NASA Santa tracker 2020: How to watch sleigh fly over the UK on Christmas Day

The countdown clock to Christmas is ticking and Santa’s preparations are in full swing.

His elves have helped him load the last gifts into his sleigh at the North Pole, and he’s almost ready to go.

The man in his red and his 12 reindeer will be jetting off soon – and he’s getting up very early they’ve got a lot of ground to cover.

You and your family can follow their progress around the world early on Christmas Day if you wake up before dawn and look to the skies.

The folks at NASA have been working hard on the NORAD Santa Tracker to help you follow him around the world.

And they’ve let us on a little secret – Santa is using the bright light of the International Space Station (ISS).

Like Santa’s sleigh, the ISS is a state of the art piece of machinery.

It glows so bright in the night sky as the sun reflects off its metallic surface.

You should be able to see Santa’s sleigh from tonight as he uses the ISS for cover throughout his big gift-delivering journey.

And he will be going fast – giving you plenty of viewing opportunities.

Santa’s sleigh will be set to ‘sprint’ mode – matching the speed of the ISS which races once around the world every 90 minutes in a furious orbit.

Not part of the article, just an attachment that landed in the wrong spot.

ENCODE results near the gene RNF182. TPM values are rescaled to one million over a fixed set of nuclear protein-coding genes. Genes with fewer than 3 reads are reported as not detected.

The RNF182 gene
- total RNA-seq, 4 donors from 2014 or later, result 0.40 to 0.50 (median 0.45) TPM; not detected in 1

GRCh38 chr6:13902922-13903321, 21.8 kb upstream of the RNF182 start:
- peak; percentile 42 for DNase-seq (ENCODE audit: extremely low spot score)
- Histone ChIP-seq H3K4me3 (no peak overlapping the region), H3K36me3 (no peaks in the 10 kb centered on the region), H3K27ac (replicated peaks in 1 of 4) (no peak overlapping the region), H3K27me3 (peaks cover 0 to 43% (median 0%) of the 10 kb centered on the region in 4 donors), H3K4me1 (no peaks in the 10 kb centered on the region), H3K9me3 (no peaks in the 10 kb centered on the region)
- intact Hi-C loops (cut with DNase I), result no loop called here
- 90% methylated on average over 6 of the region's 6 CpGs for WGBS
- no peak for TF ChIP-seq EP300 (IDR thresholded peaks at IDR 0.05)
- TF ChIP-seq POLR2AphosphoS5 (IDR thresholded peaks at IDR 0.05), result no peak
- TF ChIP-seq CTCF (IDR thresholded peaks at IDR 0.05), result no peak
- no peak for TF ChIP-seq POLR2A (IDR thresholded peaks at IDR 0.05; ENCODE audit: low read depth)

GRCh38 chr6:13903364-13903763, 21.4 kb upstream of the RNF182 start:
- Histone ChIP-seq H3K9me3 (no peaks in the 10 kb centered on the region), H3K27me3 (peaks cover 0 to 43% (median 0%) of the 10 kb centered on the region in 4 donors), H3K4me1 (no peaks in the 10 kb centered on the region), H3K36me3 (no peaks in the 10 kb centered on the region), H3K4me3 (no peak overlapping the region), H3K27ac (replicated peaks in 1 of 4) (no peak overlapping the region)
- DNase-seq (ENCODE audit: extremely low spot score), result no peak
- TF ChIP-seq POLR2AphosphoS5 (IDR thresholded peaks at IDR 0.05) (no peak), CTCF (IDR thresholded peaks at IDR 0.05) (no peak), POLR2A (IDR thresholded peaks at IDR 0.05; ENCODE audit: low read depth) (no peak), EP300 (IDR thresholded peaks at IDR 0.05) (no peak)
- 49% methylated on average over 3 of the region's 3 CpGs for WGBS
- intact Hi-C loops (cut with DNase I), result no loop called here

NASA has a guide here so no matter where you are in the world you can check when to watch for the ISS and the sleigh in the skies.

Santa’s sleigh will next be visible twice on Christmas Day while it is still dark, if the cloud conditions are clear where you live.

The first sighting of Santa and his sleigh will occur at around 5.30am.

At its first pass will be flying at a low angle of about 32 degrees and will be visible for just under one minute.

That’s pretty early – so if you slept through your alarm you’ll get one more opportunity.

The second pass is at 7.30am and while it will be lighter, the object will appear higher in the sky at an angle of 84 degrees.

It will be visible across the UK skies for around five minutes, so you should have plenty more opportunity to see it.